V-optimality and Sigma-optimality require computing the inverse of the
graph Laplacian over the remaining unlabeled data. Some of the other
criterion have lower complexity. This is an important issue since the
problem is cast in terms of costs and since performance of all
criterion will eventually approach each other (since they are
presumably solving the same classification problem following
selection) a fairer comparison would include the cost of computing the
reward. It may be that the proposed method wins here, but it at least
bears some mention.

Why do the authors cite Streeter and Golovin for results regarding
submodular set functions? Shouldn't this be Nemhauser et al?

Section 2.3 misstates several things. The intractability of subset
selection is not a consequence of submodularity, it is simply a
consequence of the combinatorics. Furthermore, this does not mean
that a greedy solution is "required". Other strategies may have lower
complexity and outperform the greedy selection. It is merely, that by
establishing the property, greedy selection has certain guarantees
relative to the optimal selection.

The fact that the criterion of interest was originally proposed by
Garnett et al in 2012 should be mentioned much earlier. This changes
the abstract from "We propos a new criterion" to something more
accurate, such as "We analyze a previously suggested criterion and
demonstrate its utility...".

Establishing the sumodular property as well as the suppressor free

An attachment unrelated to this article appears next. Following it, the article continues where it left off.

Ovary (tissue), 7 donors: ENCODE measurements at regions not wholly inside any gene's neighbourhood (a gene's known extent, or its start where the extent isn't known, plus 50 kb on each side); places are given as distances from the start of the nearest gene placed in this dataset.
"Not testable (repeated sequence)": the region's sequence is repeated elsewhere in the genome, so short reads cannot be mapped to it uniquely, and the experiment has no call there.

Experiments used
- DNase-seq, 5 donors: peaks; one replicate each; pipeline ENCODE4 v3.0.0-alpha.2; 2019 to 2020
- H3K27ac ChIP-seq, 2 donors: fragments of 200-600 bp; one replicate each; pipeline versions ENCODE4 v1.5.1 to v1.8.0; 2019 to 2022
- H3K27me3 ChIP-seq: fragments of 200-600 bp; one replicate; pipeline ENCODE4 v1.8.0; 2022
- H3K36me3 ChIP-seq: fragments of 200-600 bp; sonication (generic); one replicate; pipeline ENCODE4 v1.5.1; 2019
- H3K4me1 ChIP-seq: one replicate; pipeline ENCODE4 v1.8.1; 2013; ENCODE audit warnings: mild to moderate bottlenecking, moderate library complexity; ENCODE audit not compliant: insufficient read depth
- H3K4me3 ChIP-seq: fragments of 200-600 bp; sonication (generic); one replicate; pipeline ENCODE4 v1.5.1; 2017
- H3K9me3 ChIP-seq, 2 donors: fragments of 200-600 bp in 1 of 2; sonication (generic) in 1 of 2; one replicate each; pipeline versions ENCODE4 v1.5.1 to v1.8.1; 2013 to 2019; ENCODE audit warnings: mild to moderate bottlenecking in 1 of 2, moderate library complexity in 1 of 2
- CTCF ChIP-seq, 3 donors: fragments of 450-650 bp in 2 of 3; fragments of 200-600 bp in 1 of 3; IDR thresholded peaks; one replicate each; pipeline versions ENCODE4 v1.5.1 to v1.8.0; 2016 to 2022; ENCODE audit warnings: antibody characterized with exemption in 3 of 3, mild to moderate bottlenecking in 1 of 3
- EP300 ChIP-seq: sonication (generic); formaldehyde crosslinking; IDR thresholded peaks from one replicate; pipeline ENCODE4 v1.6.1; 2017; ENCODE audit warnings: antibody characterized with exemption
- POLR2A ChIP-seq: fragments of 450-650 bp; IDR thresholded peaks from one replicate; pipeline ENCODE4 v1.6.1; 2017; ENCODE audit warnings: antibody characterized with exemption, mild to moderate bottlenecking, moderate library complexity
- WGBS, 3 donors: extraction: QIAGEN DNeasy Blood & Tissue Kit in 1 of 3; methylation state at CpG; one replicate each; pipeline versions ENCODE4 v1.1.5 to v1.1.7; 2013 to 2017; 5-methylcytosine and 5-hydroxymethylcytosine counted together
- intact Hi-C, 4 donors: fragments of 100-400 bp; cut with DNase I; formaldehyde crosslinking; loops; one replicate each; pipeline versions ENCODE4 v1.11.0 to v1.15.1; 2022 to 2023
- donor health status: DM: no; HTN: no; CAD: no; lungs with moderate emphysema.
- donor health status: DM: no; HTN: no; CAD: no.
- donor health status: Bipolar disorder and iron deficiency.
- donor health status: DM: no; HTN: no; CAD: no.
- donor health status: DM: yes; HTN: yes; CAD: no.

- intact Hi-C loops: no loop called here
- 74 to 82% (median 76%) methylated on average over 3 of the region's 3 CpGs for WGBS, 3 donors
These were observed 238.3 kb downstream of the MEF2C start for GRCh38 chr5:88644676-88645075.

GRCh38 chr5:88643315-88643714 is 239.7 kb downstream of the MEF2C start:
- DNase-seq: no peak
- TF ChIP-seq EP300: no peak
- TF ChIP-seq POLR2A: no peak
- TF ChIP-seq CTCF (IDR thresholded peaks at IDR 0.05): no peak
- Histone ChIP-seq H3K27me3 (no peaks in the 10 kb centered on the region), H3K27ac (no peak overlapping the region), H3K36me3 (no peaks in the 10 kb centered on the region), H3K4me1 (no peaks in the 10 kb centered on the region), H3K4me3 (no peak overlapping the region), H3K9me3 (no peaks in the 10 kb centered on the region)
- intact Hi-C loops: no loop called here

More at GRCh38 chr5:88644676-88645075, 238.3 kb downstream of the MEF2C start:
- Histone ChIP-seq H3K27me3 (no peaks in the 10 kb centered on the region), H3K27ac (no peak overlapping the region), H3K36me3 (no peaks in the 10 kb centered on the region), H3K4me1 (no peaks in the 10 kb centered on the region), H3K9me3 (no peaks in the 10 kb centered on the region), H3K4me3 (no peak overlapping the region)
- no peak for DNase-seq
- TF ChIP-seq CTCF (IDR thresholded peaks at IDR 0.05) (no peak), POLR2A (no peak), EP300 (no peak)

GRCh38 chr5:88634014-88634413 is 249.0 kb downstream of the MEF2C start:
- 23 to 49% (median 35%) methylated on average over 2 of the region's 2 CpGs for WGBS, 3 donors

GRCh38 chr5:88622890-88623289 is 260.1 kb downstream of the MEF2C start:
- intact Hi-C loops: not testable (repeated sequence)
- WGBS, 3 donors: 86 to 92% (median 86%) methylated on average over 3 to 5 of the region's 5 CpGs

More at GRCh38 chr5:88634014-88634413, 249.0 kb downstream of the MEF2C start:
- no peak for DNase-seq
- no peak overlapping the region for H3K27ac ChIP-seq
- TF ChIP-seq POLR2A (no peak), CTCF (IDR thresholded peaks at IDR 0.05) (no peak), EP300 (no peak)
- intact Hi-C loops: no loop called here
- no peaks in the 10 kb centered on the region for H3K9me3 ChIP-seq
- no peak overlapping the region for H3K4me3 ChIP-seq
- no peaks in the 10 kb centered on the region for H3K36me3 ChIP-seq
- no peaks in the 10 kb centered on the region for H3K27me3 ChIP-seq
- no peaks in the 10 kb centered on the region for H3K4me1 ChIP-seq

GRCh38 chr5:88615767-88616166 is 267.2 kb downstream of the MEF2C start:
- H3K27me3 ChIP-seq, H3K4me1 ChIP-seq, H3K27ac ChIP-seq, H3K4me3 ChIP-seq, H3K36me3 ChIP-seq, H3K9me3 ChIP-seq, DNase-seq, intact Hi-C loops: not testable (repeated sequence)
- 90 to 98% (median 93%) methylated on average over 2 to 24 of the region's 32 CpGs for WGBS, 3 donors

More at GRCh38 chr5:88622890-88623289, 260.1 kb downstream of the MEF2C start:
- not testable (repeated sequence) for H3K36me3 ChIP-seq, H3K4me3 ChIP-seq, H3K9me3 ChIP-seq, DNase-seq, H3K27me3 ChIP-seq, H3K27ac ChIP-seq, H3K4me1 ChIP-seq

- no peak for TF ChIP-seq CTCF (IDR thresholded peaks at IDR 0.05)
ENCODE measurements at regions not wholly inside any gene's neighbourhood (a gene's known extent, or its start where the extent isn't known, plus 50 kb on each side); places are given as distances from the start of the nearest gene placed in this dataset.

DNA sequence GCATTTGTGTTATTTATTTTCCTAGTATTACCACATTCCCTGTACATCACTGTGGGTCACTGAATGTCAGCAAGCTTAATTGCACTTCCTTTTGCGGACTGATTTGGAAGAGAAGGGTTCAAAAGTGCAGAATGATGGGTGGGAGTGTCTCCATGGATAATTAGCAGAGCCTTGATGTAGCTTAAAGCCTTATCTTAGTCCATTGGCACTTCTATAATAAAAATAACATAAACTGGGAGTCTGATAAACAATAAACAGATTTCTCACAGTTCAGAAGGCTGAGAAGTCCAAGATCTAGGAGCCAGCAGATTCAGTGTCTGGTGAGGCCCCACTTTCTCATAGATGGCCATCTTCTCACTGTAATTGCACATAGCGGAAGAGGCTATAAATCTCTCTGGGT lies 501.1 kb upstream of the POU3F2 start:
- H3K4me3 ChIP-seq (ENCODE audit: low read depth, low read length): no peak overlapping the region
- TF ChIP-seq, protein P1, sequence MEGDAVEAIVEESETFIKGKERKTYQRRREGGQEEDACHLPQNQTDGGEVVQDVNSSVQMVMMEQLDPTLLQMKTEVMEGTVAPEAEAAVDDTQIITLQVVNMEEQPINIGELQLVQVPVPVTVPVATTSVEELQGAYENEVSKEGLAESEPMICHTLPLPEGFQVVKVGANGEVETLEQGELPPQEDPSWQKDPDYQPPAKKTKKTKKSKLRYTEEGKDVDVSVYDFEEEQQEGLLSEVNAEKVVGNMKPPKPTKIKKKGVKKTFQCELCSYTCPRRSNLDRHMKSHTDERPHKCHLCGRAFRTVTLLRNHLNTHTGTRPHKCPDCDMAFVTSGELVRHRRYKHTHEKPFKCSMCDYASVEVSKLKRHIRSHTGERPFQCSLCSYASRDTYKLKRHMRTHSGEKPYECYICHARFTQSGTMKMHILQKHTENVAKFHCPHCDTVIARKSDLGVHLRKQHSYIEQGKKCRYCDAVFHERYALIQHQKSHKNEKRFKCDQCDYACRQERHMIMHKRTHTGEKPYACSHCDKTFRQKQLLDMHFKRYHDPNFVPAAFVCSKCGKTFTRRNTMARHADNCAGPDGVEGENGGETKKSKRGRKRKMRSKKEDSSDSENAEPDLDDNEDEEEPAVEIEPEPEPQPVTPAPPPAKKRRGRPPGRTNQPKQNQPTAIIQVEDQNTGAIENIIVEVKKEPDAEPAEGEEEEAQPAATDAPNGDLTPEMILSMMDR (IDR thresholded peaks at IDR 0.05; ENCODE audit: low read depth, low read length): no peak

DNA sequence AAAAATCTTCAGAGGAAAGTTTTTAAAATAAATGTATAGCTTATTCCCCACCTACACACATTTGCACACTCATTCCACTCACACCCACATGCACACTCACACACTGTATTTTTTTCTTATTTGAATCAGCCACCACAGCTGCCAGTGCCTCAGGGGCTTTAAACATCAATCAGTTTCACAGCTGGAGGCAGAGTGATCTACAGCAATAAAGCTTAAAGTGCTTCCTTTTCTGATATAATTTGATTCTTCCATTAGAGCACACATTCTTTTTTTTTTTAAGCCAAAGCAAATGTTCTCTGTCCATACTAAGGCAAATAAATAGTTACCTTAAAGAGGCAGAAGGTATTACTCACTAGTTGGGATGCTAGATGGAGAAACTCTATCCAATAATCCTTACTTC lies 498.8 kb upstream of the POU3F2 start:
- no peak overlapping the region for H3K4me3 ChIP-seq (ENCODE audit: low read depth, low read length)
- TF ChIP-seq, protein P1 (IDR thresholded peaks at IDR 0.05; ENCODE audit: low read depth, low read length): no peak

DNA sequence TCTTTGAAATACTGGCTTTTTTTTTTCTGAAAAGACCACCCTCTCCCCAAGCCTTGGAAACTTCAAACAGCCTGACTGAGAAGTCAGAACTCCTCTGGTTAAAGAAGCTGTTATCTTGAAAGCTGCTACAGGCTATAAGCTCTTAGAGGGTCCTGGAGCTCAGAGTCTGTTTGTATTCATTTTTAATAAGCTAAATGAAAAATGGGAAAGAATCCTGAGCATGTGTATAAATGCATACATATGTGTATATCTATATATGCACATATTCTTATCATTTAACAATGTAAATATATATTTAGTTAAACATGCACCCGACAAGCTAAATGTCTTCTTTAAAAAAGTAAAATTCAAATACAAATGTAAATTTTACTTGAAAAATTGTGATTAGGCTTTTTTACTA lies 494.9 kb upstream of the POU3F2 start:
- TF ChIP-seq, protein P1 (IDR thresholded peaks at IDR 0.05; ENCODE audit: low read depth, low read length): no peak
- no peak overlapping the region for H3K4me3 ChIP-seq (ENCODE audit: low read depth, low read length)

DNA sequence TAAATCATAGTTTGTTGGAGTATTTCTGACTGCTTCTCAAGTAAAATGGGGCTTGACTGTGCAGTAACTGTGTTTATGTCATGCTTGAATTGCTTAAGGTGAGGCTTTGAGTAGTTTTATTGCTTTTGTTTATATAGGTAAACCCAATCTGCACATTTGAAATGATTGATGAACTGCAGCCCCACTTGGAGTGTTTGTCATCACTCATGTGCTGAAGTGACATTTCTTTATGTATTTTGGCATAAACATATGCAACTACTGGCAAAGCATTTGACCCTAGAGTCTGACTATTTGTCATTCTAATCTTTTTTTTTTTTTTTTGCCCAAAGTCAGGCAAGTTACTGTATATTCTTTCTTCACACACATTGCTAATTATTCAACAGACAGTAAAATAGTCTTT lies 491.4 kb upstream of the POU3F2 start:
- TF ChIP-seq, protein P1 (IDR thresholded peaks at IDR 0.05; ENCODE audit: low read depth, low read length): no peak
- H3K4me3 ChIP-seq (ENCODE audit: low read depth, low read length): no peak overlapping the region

properties are interesting.

Empirical results are suffcient.

Modulo the comments above, the paper is fairly clear. The results are
interesting and the analysis, though limited, represents a

minor comments:

Figure 3 lacks a horizontal axis. I assume it is probability of
correct classification, but the authors give an ambiguous description
in the caption.

Q2: Please summarize your review in 1-2 sentences
The authors establish that a previously proposed criterion is a montonoe submodular function and as such greedy selection achieves performance guarantees relative to optimal selection for an acitve learning problem. Experimental results demonstrate superior performance as compared to previously proposed criterion.

Submitted by Assigned_Reviewer_7

Q1: Comments to author(s). First provide a summary of the paper, and then address the following criteria: Quality, clarity, originality and significance. (For detailed reviewing guidelines, see
The paper proposes a criterion called \Sigma-optimality for active learning in Gaussian Random Fields (GRFs). V-optimality (proposed before), queries nodes that minimize the L2 loss. The paper argues that for classification problems V-optimality is not ideal (as a surrogate for the 0/1 more appropriate loss).

\Sigma-optimality was proposed before but not for active learning. The paper shows that \Sigma optimality leads to a submodular function and provides a (1 − 1/e) approximation bound to the global optimum. It also shows that experimentally it outperforms V-optimality and other active learning criteria, when a greedy algorithm is used.